South Africa's nuclear executive, Deputy President Kgalema Motlanthe, and United States' President Barak Obama have been urged to urgently ensure both governments will keep nuclear materials and wastes under radioactive controls and thereby set an example for global nuclear safety and security efforts.
Letters of appeal are being sent to the presidents from all over South Africa and the US that state "In any just or democratic society, when industry requires government approval to undertake activities that have the potential to harm public or worker health, consideration of alternatives should be mandatory".
Several South African non-government and community-based organisations, and the US-based Nuclear Information and Resource Service (NIRS) have jointly called on the two Presidents to ensure atomic weapons waste and proliferation technology is safely encapsulated and isolated from people and the environment. If radioactive metal is allowed to be deliberately dumped onto the public via recycling streams, it will contaminate common market items, export goods, the environment, as well as metal workers, and spread radioactive poisons to ordinary citizens in everyday household goods.
"The fact that the waste could be smelted in a few short years in one smelter makes one suspect the REAL plan is for South Africa to be an importer of radioactive waste from the world, and turn our country into a nuclear dumping ground," said Muna Lakhani of Earthlife Africa's Cape Town Branch. If so, it would undermine the African Nuclear-Weapon-Free Zone Treaty - known as the Pelindaba Treaty - which South Africa ratified agreed 'not to take any action to assist or encourage the dumping of radioactive wastes and other radioactive matter anywhere within Africa.'
Despite flawed and faulty environmental impact analysis approval and a public outcry during the public hearings of the National Nuclear Regulator (NNR) in October 2012, the South African Nuclear Energy Corporation (NECSA) applied to license three radioactive metal smelter plants at Pelindaba. In the US, the Department of Energy (DOE) and National Nuclear Security Administration (NNSA) intend to lift its ban on the release of metal from radioactive areas of atomic weapons sites. However, as early as June 1997, a database maintained by the US Nuclear Regulatory Commission showed over 2,300 reports of radioactive materials were found in recycled metal - leading to halted operations and losses of earnings for affected businesses, radioactively contaminated areas and also deaths due to radioactive exposure. In 2005, a blast ripped through a Russian radioactive metal scrap operation and caused molten metal to burst out of the smelter. This raised questions after the event about safety, violations, and radioactive gas leaks into the air with likely impacts on 5 million people in the region. In 2011 in France, an explosion at a nuclear metal scrap smelter triggered a fire, and killed a worker. The chance of this being repeated in South Africa is not worth the risk.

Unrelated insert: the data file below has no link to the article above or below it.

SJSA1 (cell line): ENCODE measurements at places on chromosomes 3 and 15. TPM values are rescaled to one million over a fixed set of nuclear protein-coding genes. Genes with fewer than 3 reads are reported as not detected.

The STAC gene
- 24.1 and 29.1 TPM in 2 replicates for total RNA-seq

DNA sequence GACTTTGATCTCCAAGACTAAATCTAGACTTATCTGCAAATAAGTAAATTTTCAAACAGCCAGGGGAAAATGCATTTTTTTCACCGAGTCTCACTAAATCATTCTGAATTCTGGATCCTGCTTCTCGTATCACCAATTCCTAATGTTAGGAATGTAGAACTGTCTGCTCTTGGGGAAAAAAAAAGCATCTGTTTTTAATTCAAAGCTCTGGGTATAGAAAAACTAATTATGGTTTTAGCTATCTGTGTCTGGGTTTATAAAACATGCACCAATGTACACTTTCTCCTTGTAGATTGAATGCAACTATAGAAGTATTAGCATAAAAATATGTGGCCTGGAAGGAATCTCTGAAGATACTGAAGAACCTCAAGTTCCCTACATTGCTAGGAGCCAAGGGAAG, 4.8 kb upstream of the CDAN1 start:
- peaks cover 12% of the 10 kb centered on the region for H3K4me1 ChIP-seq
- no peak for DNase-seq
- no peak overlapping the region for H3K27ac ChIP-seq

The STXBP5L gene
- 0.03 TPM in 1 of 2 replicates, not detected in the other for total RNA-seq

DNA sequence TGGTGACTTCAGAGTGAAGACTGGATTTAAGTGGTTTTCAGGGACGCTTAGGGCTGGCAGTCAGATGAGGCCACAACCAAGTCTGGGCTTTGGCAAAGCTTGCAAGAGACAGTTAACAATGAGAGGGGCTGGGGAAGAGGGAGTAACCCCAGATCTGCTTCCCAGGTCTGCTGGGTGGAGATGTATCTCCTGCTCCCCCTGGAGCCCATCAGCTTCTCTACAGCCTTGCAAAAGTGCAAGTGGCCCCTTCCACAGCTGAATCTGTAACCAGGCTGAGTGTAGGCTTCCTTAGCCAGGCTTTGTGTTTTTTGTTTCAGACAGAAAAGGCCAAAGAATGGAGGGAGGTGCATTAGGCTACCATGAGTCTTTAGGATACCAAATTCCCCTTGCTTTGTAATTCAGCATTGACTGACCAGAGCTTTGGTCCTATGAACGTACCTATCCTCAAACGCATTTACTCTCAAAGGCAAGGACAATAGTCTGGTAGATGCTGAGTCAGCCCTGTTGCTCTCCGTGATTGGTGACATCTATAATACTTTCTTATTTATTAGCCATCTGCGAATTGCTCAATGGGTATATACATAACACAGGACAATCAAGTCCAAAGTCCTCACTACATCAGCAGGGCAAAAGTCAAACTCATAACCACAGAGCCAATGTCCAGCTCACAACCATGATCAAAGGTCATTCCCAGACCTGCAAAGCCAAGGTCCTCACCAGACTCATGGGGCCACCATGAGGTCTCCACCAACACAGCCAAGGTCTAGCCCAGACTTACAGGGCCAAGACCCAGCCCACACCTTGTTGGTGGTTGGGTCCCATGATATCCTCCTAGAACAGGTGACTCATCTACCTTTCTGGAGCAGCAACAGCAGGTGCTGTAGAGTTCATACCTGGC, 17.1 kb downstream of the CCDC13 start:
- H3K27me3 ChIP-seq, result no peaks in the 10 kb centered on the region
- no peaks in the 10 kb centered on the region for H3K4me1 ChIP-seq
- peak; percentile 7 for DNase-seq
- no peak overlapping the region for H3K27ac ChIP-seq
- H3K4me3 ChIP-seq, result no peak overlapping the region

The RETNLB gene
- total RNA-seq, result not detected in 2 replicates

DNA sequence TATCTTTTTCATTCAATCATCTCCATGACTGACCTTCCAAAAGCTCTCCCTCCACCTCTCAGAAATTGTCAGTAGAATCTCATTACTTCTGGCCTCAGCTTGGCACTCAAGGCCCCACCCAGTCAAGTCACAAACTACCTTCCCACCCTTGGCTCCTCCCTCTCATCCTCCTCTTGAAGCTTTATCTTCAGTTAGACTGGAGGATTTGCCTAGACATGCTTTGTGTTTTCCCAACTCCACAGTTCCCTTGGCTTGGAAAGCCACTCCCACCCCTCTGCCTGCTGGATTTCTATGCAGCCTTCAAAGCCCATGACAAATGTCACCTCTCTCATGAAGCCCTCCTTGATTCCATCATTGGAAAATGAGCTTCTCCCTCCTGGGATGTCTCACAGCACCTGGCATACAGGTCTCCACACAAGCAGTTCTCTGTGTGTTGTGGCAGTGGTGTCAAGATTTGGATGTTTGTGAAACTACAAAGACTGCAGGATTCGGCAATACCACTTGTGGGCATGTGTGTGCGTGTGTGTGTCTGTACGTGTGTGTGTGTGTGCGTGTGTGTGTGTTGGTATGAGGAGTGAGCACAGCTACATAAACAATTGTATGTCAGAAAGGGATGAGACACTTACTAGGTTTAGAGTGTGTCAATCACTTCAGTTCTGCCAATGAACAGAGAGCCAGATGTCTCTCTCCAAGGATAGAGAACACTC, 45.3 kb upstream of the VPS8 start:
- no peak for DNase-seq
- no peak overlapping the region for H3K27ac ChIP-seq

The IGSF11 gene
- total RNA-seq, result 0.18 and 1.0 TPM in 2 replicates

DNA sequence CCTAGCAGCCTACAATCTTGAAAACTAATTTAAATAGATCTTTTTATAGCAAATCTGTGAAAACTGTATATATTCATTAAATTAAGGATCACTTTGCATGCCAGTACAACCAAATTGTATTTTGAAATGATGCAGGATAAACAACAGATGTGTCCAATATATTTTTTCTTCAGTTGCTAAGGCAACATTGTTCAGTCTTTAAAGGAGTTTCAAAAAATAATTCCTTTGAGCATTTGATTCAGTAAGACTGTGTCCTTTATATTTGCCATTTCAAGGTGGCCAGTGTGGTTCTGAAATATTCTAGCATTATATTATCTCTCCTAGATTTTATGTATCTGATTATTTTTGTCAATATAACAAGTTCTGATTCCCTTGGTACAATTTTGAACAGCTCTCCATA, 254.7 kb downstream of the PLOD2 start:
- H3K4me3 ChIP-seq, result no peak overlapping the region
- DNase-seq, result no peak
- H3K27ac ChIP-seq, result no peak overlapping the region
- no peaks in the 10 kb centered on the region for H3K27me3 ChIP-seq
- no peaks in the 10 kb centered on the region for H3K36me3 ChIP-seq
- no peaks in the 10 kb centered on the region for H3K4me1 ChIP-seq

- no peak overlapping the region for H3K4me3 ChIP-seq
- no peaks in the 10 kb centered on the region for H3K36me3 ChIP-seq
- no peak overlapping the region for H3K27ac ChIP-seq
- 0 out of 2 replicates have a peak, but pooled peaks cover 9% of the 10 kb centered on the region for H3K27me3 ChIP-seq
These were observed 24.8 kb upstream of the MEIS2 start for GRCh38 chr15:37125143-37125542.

By smelting radioactive metal scrap NECSA will be absolved from responsibility, liability and thus costs of storing the radioactive material on site. Instead it will rake in profits from selling recycled radioactive metal scrap as a "resource." It will unfairly shift the atomic waste burden to metal recyclers and the general public. This deregulated metal will end up in household goods. NECSA has already built and started testing a radioactive metal smelter for the purpose at Pelindaba. Unless stopped in the coming month, the NNR will award licenses for three energy-intensive, polluting radioactive metal smelters the country can ill-afford. The will ostensibly operate for at least 10 years at NECSA's Pelindaba atomic complex to smelt down 14,000 tonnes radioactive apartheid-era atomic bomb metal scrap.
"Atomic weapons waste and proliferation technology is not a commodity and should be isolated from people and the environment," said Dominique Gilbert of the Pelindaba Working Group. "We encourage the public to join us in requesting these plants be stopped." More than 86,000 Americans have endorsed a petition to prevent radioactive scrap metal in items such as zippers, belt buckles, eyeglass frames, jewellery, watches, silverware, toys, pet bowls, and leashes. Export items such as cars are also at risk.
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